As luck would have it, yesterday Salon and SF Weekly both ran lengthy features on Fakesters, fake personae on Friendster that's driving F-founder Jonathan Abrams insane. Both articles pit Abrams' dream of a controlled, clean, rather mainstream site with the rambunctious Wild West free-for-all that Friendster was in its so-called Golden Age, er, 2 months ago. (Yes, the site has lost some of its charm, though it may just be burn-out on my part.)
Of more interest to me were links to a couple of blogs. A Berkeley [Go Bears!] grad student studying digital social networks and urban tribes puts out this obsessive blog devoted to analyzing Friendster and Friendster-like models. And super-blogger The Gothamist proposed some half-serious (yet insightful) tips on how to write an effective Friendster message (NB: after further investigation, it turns out I once forwarded this blogger's profile to another friendster -- small world). Which led me to this unmissable entry about Friendster power games -- or the childish maneuvers many of us engage in when we see an acquaintance on Friendster.
That post, though, didn't cover the bizarre Friendster power games that spill over to real life. Some examples I've seen first hand (Note: the author does not endorse the petty, puerile sentiments expressed herein):
The Guilt Trip
"Hey, I know you're on Friendster. Why haven't you added me yet?"
What it means: I don't want to lower myself to make a request for the likes of you. But I need to pad the numbers, so I'm gonna guilt-trip you into adding me.
What you want to say: "Because your nasty mug soils my profile, you lame fuck."
What you actually say: "Oh, I've been lazy about that. I'll add you the next chance I get."
"Hey, thanks for adding me. You did request to add me, right?" [Wrong, she actually made the request.]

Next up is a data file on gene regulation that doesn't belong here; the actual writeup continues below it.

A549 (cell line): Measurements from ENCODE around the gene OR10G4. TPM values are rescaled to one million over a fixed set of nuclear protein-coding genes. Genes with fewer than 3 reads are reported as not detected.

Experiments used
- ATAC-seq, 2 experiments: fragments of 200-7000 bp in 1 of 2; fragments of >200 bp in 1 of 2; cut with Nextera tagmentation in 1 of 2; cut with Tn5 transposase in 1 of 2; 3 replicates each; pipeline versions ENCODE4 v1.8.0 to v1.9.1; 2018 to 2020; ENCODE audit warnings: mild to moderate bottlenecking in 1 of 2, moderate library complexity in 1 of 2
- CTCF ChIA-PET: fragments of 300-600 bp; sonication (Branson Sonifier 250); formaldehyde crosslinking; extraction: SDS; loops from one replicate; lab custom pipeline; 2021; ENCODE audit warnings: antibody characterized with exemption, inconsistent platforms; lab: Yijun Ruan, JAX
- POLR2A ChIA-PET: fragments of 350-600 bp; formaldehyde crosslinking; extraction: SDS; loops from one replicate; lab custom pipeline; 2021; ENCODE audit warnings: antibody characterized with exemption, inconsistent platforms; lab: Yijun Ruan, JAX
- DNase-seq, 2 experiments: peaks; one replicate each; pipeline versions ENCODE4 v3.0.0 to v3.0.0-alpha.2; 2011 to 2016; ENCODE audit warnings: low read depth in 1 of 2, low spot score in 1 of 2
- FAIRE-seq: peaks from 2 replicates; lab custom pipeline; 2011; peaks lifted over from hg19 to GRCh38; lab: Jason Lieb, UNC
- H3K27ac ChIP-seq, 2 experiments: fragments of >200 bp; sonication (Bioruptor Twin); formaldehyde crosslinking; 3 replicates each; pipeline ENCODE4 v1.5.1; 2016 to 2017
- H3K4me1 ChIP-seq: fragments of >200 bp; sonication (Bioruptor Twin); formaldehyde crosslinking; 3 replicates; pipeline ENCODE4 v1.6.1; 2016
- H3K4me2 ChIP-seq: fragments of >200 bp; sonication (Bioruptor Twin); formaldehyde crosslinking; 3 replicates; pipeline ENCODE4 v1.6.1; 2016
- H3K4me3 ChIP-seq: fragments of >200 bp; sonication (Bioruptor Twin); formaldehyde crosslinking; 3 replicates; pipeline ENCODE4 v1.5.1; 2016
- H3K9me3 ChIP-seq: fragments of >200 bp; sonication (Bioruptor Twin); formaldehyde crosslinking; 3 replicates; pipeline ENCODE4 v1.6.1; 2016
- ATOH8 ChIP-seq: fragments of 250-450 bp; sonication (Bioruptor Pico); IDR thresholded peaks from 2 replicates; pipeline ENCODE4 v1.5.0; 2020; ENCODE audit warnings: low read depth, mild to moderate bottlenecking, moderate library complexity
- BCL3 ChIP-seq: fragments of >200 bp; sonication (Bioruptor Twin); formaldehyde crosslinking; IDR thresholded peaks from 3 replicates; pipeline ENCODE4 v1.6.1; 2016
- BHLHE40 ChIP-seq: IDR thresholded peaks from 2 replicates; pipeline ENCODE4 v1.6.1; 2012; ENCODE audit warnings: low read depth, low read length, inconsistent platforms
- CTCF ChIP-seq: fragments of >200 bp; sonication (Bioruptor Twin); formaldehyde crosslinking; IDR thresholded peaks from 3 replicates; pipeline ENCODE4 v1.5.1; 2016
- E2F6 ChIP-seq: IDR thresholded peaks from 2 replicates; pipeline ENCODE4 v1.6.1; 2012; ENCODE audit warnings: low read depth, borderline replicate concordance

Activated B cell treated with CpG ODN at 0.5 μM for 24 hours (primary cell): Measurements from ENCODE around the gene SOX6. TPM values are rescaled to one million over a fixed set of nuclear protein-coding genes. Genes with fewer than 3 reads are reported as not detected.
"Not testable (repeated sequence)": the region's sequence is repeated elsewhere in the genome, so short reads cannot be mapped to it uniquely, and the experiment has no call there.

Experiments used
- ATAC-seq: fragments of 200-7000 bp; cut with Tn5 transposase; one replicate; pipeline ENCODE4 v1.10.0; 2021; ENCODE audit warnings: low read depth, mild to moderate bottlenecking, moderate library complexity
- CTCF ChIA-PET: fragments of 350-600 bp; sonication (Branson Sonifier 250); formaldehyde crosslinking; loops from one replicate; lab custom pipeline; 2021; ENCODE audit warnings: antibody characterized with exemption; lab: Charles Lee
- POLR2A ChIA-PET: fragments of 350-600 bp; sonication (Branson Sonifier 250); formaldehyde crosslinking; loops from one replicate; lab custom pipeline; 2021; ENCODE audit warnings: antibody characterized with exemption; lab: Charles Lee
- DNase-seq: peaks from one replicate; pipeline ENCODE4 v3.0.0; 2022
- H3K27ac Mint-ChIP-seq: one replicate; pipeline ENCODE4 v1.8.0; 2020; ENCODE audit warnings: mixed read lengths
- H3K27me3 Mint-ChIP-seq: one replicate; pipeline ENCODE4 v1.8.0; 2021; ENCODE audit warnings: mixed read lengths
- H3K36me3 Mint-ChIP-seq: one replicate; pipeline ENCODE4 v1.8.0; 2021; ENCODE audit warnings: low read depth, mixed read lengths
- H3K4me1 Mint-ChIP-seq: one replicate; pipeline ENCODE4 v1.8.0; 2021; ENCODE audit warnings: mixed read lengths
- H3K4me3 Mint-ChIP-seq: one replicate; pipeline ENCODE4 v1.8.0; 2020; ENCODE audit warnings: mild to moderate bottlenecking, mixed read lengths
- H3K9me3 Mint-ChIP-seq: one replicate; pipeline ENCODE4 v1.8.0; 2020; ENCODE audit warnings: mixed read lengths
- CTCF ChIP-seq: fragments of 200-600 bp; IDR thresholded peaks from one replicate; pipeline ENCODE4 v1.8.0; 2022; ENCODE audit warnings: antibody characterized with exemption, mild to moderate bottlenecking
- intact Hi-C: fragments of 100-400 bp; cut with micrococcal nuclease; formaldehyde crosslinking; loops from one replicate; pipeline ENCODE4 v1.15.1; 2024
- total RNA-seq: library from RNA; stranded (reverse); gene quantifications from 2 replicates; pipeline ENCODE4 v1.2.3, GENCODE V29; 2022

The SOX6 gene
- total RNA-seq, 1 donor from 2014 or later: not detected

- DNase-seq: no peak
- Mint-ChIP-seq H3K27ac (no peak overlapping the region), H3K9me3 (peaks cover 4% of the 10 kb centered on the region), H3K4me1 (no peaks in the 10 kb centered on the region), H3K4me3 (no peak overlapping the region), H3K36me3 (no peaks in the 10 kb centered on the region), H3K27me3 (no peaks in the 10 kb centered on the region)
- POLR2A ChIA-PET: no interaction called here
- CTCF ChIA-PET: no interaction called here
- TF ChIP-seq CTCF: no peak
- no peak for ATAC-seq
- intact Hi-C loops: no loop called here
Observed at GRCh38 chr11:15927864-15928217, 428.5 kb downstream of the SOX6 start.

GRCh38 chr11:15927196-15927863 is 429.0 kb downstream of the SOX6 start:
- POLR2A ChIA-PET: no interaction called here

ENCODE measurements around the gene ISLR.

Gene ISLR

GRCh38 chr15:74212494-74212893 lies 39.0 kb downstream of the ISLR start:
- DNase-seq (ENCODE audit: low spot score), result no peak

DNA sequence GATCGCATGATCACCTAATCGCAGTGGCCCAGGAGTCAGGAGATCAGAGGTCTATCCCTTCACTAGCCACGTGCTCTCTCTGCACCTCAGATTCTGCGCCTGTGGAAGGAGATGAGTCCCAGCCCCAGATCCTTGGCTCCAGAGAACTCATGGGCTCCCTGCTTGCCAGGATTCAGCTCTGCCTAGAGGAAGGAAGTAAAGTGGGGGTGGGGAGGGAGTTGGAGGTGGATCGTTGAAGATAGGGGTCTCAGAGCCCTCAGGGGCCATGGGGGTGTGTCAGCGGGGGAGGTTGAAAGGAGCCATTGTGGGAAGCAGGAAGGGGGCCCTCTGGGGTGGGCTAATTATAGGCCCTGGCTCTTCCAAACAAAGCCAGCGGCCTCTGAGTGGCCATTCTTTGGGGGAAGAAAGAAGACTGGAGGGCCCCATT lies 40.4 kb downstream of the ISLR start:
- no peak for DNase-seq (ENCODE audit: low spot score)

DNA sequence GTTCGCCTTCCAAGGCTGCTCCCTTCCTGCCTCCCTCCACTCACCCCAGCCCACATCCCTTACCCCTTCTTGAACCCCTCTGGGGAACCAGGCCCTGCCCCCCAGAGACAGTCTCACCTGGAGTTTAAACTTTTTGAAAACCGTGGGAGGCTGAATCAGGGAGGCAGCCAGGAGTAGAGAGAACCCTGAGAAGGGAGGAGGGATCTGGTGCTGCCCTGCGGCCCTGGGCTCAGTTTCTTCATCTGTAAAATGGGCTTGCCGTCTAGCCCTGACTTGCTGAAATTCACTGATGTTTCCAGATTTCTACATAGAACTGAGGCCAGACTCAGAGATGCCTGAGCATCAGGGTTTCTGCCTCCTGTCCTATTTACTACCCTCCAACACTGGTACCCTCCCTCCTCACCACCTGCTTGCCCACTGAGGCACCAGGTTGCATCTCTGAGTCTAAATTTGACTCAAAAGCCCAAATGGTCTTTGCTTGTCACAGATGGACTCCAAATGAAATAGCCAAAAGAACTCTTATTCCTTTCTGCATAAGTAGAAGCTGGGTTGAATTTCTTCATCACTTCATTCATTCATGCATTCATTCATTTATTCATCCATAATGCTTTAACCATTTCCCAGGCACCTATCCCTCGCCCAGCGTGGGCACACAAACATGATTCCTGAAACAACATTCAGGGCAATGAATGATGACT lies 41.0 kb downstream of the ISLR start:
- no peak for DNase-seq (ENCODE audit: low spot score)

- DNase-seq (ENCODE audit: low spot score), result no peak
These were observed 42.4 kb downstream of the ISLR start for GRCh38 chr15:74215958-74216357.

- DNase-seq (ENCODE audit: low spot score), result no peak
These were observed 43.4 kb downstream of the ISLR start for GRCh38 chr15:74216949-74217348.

What it means: You're an insignificant gnat, so it must've been you who added me. Because if it were me who added you, it would mean that I'm even lower than an insignificant gnat, and that just can't be!
What you want to say: "No, actually you requested to add me, you stinkin' loser. You're lucky I didn't make you sweat it out for ten days before approving you."
What you actually say: "No, actually you requested to add me."
"Oh, are you on Friendster? Okay. I'll come look for you."
What it means: Take a hint, bud. We have ten mutual friends. I wrote a testimonial for Tammy that sits right atop of yours. Don't you think I know you're on?
What you want to say: "Sure you will, bitch."
What you actually say: "Oh, cool, man. I'll go check out your profile, too."
In the Vicinity of Non-Friendsters
"So, did you see that flirty testimonial Joe tossed to Elyse?" Non-Friendster who overhears: "What are you guys talking about?"
What it means: Uh oh.
What you want to say: "Uh, it's a stupid web site we're all obsessed with, but we didn't want to invite you cuz you won't look good on my profile."
What you actually say: "Um, it's just a dumbass web site. I don't check it much anymore. A total waste of time."
At the heart of all this social politicking and facetiousness is just a dumb dating website. The apocalypse is near, I tell you.